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What It's Like To Freefall From 20 Miles Above The Earth

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What It's Like To Freefall From 20 Miles Above The Earth

Space

What It's Like To Freefall From 20 Miles Above The Earth

What It's Like To Freefall From 20 Miles Above The Earth

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  • <iframe src="https://www.npr.org/player/embed/468321247/468366657" width="100%" height="290" frameborder="0" scrolling="no" title="NPR embedded audio player">
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A camera in the gondola of his balloon photographs Air Force Captain Joseph M. Kittinger Jr., as he starts the jump that set his record-breaking parachute jump over southern New Mexico on Aug. 8, 1960. Bettman/Corbis hide caption

toggle caption Bettman/Corbis

A camera in the gondola of his balloon photographs Air Force Captain Joseph M. Kittinger Jr., as he starts the jump that set his record-breaking parachute jump over southern New Mexico on Aug. 8, 1960.

Bettman/Corbis

Before NASA had its Mercury 7 astronauts, the Air Force was launching its own team into the stratosphere — in balloons.

Without the glamour or budget of NASA, these early space scientists and test pilots performed extreme experiments that helped pave the way for the Mercury crew. Among them was Captain Joseph Kittinger, who in 1960 stepped from his balloon into free fall from 103,000 feet above the ground — nearly 20 miles.

"I said, 'Lord, take care of me now.' And then I jumped," now-Colonel Kittinger tells NPR's Lourdes Garcia-Navarro.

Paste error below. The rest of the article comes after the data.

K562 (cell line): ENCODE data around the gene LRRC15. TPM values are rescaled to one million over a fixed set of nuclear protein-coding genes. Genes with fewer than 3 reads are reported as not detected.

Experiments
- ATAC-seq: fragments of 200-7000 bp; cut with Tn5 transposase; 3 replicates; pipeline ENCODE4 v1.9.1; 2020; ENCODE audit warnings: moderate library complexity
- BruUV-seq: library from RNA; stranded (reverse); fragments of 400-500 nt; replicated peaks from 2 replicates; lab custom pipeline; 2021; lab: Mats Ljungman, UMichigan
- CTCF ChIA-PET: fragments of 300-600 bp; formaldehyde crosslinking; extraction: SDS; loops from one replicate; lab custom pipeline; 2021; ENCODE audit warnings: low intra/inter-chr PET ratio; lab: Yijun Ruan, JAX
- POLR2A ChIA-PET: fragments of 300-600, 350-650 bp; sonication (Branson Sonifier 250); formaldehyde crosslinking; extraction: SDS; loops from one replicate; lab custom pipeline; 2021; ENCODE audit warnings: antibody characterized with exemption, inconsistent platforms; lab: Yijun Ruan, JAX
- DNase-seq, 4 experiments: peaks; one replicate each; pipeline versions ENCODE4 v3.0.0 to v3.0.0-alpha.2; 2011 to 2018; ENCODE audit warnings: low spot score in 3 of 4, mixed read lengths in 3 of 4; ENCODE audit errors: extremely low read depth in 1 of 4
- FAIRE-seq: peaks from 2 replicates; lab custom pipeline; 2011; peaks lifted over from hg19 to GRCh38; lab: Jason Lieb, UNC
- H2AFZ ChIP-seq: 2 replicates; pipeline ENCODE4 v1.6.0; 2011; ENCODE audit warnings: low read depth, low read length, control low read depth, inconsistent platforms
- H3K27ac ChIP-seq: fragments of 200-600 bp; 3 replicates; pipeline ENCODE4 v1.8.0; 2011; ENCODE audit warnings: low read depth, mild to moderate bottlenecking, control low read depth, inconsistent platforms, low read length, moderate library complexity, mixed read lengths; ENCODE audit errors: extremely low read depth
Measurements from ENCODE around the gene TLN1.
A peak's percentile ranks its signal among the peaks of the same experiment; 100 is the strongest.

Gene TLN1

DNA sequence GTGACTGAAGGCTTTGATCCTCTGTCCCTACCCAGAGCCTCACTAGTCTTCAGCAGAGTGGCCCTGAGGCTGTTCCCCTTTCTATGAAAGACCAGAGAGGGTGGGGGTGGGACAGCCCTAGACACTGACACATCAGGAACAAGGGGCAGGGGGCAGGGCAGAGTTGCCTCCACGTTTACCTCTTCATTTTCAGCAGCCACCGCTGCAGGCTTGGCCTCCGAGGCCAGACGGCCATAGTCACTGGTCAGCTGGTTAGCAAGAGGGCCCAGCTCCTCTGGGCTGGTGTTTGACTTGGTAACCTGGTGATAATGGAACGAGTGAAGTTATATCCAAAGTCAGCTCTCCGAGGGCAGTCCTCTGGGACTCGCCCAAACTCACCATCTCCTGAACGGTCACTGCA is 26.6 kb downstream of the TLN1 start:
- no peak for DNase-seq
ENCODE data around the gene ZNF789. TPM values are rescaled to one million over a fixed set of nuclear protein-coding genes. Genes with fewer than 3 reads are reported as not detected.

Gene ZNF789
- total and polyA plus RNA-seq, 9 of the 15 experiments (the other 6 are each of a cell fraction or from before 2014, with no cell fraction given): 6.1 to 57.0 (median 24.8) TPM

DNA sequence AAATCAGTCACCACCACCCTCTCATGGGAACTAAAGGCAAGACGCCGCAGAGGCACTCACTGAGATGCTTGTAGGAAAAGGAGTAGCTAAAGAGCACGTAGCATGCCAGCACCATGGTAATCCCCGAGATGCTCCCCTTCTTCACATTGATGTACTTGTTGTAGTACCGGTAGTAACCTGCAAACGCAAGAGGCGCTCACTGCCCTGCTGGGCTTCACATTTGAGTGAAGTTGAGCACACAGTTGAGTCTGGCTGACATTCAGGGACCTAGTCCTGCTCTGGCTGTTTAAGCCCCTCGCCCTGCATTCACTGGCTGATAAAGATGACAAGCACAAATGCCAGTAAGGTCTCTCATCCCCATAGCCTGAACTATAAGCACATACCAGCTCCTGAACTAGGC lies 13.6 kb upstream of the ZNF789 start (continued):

The PBS series American Experience tells the story of Kittinger and other participants in the early Air Force programs in the episode Space Men, which premieres March 1.

Kittinger talked with NPR about what it's like to take such a plunge and what he thinks of the modern space program.


Interview Highlights

On the view from 103,000 feet

It's a beautiful view because you can see 450 miles at that altitude. But then as you look aloft, about 10 or 15 degrees, the sky starts getting darker and darker as your eyes go up to 45 degrees or so. The sky's absolutely black. And it's daytime so it's a very unusual situation to be in that it's daytime and it's black overhead.

First of all, you can't tell how fast you're going because there's nothing there to perceive, there's nothing that you can look at to determine your velocity. But you know you're going fast as you accelerate 32 feet per second per second. And after about 20 seconds I had reached terminal velocity, which in my case was about 614 miles an hour. But it took me 4 minutes and 36 seconds to freefall down to about 14,000 feet where I opened my main parachute.

I was extremely busy. I was there as a test pilot and I was a very very busy person during that entire fall as I gathered data that we were there for. And the results were that when NASA started designing the Mercury project, we had already done a lot of the work that NASA would be facing. And we had answers to a lot of the questions that NASA had before they could design the Mercury program.

On not being part of the Mercury space program

I was delighted that I had had the opportunity to contribute to it. I had the option to volunteer for the program — I opted not to because I was very much involved in research that needed to be done. So I turned down the opportunity because I felt that what we were doing was valuable for the future of our space program. As a matter of fact the small 5-foot diameter parachute that we used to stabilize my freefall is still being used today in every ejection seat in the world. So what we did some 55 years ago is still being used today.

On modern space exploration

I personally think that we should go back to the moon as soon as we can, because there's a lot of lessons we need to learn before we can go to Mars, which should be the next great human adventure.

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